A hurricane made landfall in central Vietnam and being a generous individual, it is currently making sure that Hanoi receives its share of the rainfall.
Before the drizzle became torrential, the walking tour guide Hoang asked if it was true that in the UK we can start the day with sunshine and find that it is raining by lunchtime.
“Four seasons in one day,” I replied though I think we had endured five in Hanoi by lunchtime.
I was up bright and early and had set out for a walk to seek out street art and aim for the Temple of Literature.
By the time I had reached Train Street, I realised I didn’t have time to visit the Temple and join the walking tour.
So I set off walking down the tracks and I found some of my favourite graffiti in Hanoi.
As I passed a cafe, four older people sitting on small stools called out to me and consistently waved me in to join them for a coffee.
This was something I did have time for, before joining the walking tour and they corrected my Vietnamese pronunciations of ‘hello’ and ‘thankyou’ as well as teaching me to say ‘happy’… ‘vuy’.
It was a great start to the day and I really like Vietnamese coffee… though far stronger than I’m used to. This could get addictive.
Once on the walking tour, we explored the Old Quarter as the rain became steadily heavier.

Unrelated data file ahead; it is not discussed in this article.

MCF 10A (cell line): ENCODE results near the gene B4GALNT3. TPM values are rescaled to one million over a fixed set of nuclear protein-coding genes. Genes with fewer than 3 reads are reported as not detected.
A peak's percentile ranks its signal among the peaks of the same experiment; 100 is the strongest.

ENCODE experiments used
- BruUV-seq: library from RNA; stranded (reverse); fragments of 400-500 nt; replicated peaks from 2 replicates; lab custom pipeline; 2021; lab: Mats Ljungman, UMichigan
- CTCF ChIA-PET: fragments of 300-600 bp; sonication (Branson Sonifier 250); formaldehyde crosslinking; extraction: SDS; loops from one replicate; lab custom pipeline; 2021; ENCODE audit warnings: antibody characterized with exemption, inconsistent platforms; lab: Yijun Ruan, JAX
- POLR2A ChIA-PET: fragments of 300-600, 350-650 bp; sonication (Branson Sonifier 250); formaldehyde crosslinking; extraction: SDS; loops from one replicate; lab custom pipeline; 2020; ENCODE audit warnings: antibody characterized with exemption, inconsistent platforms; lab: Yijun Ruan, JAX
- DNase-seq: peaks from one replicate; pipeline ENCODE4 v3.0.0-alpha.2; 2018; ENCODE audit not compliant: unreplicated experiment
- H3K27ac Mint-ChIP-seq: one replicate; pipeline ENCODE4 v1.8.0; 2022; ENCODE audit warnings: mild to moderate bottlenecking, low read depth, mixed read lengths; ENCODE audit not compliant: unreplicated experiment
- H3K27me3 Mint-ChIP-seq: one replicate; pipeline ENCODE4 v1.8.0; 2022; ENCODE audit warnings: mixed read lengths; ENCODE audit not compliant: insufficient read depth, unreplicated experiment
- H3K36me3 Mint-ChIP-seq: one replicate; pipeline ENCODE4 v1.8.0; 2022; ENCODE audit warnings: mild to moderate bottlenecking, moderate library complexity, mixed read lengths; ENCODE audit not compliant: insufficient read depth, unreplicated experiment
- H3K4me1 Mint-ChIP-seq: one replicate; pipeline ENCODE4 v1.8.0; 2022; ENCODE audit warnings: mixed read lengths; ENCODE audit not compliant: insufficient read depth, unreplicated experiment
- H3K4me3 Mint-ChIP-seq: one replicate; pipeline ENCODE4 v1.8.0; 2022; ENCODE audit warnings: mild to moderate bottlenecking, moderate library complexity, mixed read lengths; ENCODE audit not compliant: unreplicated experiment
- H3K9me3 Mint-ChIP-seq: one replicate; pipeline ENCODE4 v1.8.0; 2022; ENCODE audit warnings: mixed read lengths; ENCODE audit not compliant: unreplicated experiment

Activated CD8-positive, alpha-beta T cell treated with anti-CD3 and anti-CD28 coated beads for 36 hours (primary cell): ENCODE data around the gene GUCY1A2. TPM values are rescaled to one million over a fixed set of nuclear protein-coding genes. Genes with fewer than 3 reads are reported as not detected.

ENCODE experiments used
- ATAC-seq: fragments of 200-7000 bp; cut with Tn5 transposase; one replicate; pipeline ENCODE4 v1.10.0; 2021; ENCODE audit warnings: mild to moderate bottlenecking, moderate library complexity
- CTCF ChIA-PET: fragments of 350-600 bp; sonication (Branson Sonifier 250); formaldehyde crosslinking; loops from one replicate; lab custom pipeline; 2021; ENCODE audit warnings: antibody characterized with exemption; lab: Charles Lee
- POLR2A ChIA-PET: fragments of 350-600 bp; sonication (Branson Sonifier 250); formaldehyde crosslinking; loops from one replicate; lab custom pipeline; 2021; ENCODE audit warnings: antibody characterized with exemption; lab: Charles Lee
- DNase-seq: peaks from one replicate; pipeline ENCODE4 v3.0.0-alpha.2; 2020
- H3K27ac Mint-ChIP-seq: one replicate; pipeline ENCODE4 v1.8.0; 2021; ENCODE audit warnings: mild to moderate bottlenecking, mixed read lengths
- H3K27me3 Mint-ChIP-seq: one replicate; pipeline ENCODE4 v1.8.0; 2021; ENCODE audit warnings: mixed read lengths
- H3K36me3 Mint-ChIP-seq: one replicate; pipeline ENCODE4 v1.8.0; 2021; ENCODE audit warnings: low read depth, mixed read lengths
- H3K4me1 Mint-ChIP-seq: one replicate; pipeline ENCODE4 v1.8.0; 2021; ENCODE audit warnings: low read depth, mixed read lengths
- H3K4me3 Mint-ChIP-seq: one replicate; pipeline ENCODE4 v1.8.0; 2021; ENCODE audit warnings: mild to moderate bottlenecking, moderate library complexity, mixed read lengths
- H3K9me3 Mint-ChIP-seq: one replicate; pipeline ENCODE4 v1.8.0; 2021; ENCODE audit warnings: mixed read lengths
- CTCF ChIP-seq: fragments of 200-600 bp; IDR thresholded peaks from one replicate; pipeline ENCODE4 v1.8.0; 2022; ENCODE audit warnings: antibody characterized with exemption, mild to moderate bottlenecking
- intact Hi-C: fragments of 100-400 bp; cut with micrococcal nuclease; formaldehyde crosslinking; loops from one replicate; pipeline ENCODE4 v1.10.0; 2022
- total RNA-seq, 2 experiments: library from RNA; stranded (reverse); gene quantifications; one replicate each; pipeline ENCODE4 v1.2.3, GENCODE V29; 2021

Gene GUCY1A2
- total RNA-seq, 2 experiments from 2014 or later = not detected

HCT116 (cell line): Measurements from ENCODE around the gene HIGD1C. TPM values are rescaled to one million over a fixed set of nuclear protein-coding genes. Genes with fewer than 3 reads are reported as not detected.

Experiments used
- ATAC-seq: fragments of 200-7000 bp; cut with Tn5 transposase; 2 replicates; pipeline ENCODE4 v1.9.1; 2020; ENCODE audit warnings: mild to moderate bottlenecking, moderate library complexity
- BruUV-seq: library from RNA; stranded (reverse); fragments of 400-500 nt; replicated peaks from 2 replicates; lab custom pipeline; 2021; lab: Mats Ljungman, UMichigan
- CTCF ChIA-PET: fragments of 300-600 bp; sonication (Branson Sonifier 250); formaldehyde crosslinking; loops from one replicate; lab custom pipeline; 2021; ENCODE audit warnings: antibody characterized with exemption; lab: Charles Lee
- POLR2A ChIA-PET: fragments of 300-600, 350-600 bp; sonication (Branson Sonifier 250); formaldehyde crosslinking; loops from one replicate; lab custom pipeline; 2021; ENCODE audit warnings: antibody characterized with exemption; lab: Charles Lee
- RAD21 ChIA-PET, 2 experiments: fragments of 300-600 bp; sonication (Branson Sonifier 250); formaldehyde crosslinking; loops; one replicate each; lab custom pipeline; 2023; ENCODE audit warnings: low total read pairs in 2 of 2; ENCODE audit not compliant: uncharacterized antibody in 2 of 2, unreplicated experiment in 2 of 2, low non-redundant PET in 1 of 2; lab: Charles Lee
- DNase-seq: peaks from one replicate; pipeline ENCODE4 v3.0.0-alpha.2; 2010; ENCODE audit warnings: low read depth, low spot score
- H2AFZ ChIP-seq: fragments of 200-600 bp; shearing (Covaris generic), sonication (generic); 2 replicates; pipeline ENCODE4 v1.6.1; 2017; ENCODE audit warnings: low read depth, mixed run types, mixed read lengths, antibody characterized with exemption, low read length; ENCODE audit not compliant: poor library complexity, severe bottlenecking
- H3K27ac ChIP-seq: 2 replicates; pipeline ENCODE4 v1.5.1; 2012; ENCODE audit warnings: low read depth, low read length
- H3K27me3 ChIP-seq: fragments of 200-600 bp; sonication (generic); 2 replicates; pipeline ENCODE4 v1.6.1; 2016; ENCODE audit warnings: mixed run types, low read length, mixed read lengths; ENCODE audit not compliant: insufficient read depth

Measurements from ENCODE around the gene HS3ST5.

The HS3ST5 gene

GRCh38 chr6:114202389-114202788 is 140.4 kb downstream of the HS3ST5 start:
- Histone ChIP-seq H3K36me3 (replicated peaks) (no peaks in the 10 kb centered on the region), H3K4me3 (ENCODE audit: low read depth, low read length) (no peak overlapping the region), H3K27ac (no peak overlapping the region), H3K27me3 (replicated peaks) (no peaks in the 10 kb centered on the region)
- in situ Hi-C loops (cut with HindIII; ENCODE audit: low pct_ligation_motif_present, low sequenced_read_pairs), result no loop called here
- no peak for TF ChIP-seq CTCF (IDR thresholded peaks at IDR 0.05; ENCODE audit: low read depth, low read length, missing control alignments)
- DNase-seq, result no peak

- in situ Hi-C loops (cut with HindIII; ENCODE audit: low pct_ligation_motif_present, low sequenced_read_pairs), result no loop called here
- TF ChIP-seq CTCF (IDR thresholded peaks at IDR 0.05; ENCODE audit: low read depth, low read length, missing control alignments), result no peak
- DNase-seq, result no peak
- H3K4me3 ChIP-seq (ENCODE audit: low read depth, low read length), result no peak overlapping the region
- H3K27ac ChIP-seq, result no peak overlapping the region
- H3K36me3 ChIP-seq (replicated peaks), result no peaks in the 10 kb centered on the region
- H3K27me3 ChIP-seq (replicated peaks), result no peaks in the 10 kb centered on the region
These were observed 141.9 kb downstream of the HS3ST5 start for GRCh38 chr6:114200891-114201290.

The streets of the Old Quarter are named for the products they sell and while, officially three are 36 reflecting the number of guilds that were based here, there are many more.
Land is at a premium price here and when we passed a restaurant called Hoang’s, we pointed it out to our guide and asked if there was any connection.
“If I owned a restaurant here,” he laughed. “I would stay inside counting my money rather tha leading tours.”
We visited the house where Ho Chi Minh lived for a week, preparing for independence. A very wealthy couple supported his work and provided their house as a base for his group to carry out their work.
The owners of the house now live on the top floor and the rest of the building is a museum of this period in history.
The Heritage House provided a dry setting for Hoang to tell us stories about life in Hanoi, traditional practices for arranging marriages, how badly a household could feed their servants and the love story of tea.
The taste of Vietnamese tea, which I haven’t yet sampled, is at first bitter and later sweet.
This apparently reflects the story of tea. A man and a woman wanted to marry but they were not of the same status and their families opposed the match.
The woman wept so much, in grief, that she became a river. The man wished to become a mountain beside the river so that they could be together forever.
Tea grows in the soil of the mountain and is watered by the river. The taste of the tea therefore reflects the bitter beginning of the story and the later happy ending.
I’m going to have to test this theory.